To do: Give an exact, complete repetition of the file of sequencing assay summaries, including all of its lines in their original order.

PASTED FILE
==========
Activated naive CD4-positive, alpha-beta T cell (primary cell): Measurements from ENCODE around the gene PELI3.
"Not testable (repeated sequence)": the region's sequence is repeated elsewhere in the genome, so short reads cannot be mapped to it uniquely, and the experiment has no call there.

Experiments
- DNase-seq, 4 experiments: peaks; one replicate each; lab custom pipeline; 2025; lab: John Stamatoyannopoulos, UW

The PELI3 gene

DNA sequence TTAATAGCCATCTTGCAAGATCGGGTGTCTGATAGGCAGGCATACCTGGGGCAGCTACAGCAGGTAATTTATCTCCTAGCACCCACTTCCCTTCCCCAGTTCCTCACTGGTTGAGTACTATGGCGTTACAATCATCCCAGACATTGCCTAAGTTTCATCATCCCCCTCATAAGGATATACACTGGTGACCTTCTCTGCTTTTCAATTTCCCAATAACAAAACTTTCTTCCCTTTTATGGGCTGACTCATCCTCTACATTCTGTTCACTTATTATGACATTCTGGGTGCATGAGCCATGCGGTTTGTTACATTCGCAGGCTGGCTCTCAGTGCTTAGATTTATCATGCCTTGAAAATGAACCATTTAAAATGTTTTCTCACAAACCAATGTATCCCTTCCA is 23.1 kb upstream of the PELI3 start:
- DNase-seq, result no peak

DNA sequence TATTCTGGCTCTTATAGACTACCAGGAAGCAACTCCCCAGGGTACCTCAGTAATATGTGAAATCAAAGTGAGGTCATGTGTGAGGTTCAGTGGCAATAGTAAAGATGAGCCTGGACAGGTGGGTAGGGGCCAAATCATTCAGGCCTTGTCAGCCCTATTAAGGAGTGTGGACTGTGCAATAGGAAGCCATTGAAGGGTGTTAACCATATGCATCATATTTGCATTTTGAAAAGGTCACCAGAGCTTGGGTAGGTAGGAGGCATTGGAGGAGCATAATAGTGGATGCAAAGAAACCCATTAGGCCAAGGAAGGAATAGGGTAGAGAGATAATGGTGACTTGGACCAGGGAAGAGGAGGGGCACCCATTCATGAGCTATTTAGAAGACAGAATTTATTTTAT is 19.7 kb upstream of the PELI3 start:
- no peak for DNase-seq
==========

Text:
Activated naive CD4-positive, alpha-beta T cell (primary cell): Measurements from ENCODE around the gene PELI3.
"Not testable (repeated sequence)": the region's sequence is repeated elsewhere in the genome, so short reads cannot be mapped to it uniquely, and the experiment has no call there.

Experiments
- DNase-seq, 4 experiments: peaks; one replicate each; lab custom pipeline; 2025; lab: John Stamatoyannopoulos, UW

The PELI3 gene

DNA sequence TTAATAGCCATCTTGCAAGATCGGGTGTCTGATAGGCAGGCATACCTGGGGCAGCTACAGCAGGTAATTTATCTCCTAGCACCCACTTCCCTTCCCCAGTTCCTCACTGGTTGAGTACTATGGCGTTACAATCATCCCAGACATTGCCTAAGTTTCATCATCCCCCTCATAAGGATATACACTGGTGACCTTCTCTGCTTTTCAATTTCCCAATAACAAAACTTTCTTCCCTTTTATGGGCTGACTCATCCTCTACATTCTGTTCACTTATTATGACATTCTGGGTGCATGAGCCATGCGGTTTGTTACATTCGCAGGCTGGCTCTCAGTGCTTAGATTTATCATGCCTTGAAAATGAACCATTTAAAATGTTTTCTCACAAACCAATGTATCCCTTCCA is 23.1 kb upstream of the PELI3 start:
- DNase-seq, result no peak

DNA sequence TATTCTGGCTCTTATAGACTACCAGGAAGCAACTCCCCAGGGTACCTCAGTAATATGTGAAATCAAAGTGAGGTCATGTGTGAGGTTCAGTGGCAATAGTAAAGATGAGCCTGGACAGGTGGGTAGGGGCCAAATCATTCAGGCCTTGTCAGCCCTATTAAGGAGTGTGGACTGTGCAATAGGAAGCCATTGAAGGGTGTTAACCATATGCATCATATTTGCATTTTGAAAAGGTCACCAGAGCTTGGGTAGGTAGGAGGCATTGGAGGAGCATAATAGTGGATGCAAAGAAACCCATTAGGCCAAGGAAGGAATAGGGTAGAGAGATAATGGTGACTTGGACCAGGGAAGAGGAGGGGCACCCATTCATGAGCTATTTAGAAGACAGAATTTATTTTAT is 19.7 kb upstream of the PELI3 start:
- no peak for DNase-seq